If there’s one thing that’s fun for parents in this era of home-based education, it’s math classes. Nothing is more enjoyable (read: infuriating) than spending hours with your little one puzzling out the myriad of overly-confusing methods involved with “new math” while trying to teach things you’ve long since learned to reach for a calculator to do.
Now, don’t get me wrong. I love math. A lot. And I’m thrilled at the number of teaching resources that are available, especially after nearly a year of kids learning from home. But, one of the running themes I’ve noticed in those resources is that, while they’re often very good at teaching the concepts involved, they’re severely lacking in the practice necessary to really cement those concepts in little minds. If there’s one thing tinkering has taught me, it’s that understanding a concept is only the first step – getting hands-on and actually doing it is where the learning really happens.
So, I created MathTime2. It’s built around a small set of what I see as core needs:
- It’s free. I’ve got nothing against high-quality paid services, especially when it comes to education, but this is basic elementary/primary school math and I’m cheap.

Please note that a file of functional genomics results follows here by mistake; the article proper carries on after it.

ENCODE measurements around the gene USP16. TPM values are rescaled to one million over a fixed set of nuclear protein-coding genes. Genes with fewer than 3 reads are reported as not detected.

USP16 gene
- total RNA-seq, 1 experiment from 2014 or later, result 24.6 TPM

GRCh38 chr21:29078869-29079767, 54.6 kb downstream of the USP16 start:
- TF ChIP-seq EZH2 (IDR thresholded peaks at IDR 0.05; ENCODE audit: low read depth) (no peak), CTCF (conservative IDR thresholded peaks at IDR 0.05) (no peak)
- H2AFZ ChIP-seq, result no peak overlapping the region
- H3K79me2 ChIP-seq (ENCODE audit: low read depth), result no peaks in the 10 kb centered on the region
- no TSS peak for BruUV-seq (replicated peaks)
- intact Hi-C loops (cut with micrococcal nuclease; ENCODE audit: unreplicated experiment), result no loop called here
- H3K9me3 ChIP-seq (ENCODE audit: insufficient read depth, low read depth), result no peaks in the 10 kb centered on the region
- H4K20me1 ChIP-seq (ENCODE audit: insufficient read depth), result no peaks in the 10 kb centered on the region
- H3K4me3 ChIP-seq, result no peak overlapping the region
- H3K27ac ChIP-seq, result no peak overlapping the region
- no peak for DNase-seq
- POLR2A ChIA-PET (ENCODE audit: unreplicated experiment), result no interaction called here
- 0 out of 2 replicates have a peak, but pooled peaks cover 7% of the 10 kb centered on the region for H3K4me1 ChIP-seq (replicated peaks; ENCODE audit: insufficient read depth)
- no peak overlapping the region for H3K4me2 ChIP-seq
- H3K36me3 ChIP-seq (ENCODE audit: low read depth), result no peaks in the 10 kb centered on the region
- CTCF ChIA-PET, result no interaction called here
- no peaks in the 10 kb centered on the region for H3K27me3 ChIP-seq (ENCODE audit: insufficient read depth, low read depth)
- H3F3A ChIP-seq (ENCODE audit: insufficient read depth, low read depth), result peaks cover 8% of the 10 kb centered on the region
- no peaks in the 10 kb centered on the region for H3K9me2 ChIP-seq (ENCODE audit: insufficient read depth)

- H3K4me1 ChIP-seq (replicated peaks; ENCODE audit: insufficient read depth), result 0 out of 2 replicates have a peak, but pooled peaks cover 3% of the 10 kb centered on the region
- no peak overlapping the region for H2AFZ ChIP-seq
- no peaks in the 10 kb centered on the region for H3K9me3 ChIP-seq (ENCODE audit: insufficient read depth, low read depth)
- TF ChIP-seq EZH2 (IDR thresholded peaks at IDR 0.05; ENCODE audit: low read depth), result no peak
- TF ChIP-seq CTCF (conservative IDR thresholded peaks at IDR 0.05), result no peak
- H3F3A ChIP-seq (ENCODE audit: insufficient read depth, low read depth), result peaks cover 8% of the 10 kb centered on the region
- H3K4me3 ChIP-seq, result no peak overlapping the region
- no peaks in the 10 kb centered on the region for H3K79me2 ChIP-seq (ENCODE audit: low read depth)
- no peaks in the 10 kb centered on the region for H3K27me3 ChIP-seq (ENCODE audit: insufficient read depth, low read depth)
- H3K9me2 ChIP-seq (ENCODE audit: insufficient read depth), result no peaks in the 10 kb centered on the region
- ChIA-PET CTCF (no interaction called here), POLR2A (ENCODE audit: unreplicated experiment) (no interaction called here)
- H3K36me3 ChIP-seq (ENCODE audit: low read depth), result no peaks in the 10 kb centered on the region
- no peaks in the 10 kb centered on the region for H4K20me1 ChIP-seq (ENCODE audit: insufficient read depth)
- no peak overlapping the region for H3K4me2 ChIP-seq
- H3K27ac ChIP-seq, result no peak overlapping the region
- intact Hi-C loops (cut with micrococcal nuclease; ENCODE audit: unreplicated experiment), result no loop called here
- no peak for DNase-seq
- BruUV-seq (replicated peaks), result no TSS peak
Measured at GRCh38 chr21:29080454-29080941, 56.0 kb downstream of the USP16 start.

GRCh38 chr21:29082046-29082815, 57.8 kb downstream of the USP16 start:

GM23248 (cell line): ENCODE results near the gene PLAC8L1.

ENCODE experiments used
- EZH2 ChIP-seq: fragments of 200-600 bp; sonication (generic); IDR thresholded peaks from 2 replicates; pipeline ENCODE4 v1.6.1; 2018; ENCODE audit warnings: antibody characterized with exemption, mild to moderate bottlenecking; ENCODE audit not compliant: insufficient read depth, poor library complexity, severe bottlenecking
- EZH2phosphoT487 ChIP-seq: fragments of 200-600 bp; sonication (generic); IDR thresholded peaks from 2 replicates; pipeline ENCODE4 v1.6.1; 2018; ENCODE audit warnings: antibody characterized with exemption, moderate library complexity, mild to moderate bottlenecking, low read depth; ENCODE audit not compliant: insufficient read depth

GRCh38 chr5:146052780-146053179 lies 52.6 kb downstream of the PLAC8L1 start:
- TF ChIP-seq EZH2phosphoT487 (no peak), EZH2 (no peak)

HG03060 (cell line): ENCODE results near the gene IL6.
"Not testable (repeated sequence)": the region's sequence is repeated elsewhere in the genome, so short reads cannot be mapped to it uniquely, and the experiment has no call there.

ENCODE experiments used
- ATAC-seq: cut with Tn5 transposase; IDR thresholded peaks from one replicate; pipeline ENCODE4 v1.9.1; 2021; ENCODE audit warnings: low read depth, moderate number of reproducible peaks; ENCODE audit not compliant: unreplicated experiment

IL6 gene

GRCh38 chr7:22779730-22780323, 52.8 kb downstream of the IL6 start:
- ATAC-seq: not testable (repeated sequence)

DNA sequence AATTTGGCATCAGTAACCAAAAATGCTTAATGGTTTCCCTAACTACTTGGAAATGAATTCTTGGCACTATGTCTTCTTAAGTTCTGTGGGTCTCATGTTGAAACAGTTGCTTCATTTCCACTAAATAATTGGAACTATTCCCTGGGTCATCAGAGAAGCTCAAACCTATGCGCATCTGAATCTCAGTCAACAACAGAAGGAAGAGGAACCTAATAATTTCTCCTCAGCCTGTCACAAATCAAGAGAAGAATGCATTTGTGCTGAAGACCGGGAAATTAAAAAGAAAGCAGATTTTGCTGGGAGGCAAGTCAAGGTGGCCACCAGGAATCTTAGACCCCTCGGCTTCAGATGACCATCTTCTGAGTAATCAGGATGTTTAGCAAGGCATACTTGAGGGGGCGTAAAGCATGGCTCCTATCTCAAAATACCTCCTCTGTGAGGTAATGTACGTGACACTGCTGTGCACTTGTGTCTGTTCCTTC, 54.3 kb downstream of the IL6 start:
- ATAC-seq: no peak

- It’s not a game. Games can be helpful in education, but many of them are more game than education, and the game aspects distract from learning the concepts. This is not that. This is pretty much an infinite worksheet.
- It’s available. Math practice needs to be available offline, without accounts, or cloud services, or ads, or “in-app purchases”.
- It’s flexible. Basic introductory arithmetic goes pretty quickly, so it needs to have enough flexibility to handle at least the first few years.
I’ve already mentioned free. $0. Gratis. As in beer. Use it, enjoy it, modify it as you see fit. If you find that it’s useful for your kids, or in a classroom, or whatever, let me know in the comments below.
There are a number of settings available to keep MathTime2 relevant through the first few years of elementary school. The problems are random, but you control the available operations (addition, subtraction, and multiplication), range of the terms, and whether problems that result in negative answers are possible. As the kids learn, MathTime2 can grow with them.
It also includes the ability to force retrying wrong answers. Failure is part of practice in anything, and especially in math – we often don’t know what we’re doing until we’ve gotten it wrong a few times first. By presenting the problems until they’re solved correctly, MathTime2 doesn’t punish failure by ignoring it.
MathTime2 isn’t a game, but I have included a couple of score counts to help both parents and kids. To help set defined practice sessions, I added a Solved counter – I can tell the kids to solve a specific number and set them to work. It also keeps track of how many problems they’ve solved correctly in a row (which MathTime2 calls a “streak”) for both the current session, and the kid’s all time longest streak. My kids get excited when they set a new streak record, and getting excited about math practice is not a bad thing.
MathTime2 lives on Github. I’ve included some basic setup instructions in the README.
If you find that MathTime2 is useful for you kids, please leave a comment below. I love to know when my random adventures help people!